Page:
My car and the car of the person who hit me ended up several hundred feet apart. As people started gathering around me and the kids sitting on the side of the freeway I asked them "Did you see that car going the wrong way?!" All of them said "No. All we saw were a bunch of sparks and you spinning around."
Nobody could remember seeing a car coming the other direction. The nurse was busy checking and re-checking the kids. They seemed perfect so far. Not a scratch on them. The EMT's worked their way over to me. The Highway Patrol shut down the freeway. They had to use the jaws of life to cut the person who hit me out of her car. Life Flight landed 25 feet from where I was sitting. I managed to get a hold of my mom on a cell phone and she made it to the accident sight right as they were putting me in an ambulance.
This is when the pain set in. The adrenaline was wearing off and I hurt. I hurt everywhere. I don't remember it, but when the airbag blew my hands of the steering wheel, it blew my left hand right into the window as it shattered and it was now peppered with cuts and pieces of teeny-tiny glass embedded in it. Yes, it is as painful as you think. In this ambulance is where my ankle REALLY starts hurting. When we get to the hospital a Highway Patrol Officer is the first person to inform me that yes, there was a car going the wrong way. I didn't imagine it. Oh, and something else. The woman driving the car had a blood alcohol level something to the tune of .26. That is over three times the legal limit. In the emergency room the doctors ask me "Where do you hurt?" I told them my ankle so they x-rayed it and came back and said that it wasn't broken. It's just a sprain so give it a couple of days to relax and then start walking on it again so it doesn't tighten up. Then they patted me on the back and sent me home.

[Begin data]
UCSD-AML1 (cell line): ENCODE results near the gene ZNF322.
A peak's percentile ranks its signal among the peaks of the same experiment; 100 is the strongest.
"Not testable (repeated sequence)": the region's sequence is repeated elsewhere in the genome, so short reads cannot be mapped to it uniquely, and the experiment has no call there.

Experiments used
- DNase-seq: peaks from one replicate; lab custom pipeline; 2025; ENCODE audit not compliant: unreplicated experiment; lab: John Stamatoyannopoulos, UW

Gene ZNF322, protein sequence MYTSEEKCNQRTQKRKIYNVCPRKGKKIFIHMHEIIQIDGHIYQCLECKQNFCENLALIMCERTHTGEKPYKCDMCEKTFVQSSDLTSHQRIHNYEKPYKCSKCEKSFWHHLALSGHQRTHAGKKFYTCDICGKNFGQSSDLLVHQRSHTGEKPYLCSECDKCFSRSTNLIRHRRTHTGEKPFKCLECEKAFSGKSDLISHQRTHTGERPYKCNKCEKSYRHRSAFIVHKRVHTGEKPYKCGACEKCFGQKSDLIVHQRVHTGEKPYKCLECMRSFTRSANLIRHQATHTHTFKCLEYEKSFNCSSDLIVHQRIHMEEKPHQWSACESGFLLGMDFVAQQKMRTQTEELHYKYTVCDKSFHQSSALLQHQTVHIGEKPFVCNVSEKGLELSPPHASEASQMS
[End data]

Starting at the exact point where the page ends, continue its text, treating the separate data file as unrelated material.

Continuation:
We spent the night at my mom's so she could keep an eye on us. I think we were all in shock. This was during Matt's first deployment so he wasn't home. It's funny, but I don't remember much of that first night, but I can remember with absolute clarity the two hours before the car accident. I remember what I was wearing. I remember what I ate. I remember the songs we listened to all the way from our home to where the accident happened. Those hours are forever etched in my mind.
This one event affected my adult life more than anything else, save for getting married and having children. It was a defining moment for me and my family. Some has actually been good, some definitely not good. Stay tuned for Drunk Strippers And Other Road Hazards, Part 2.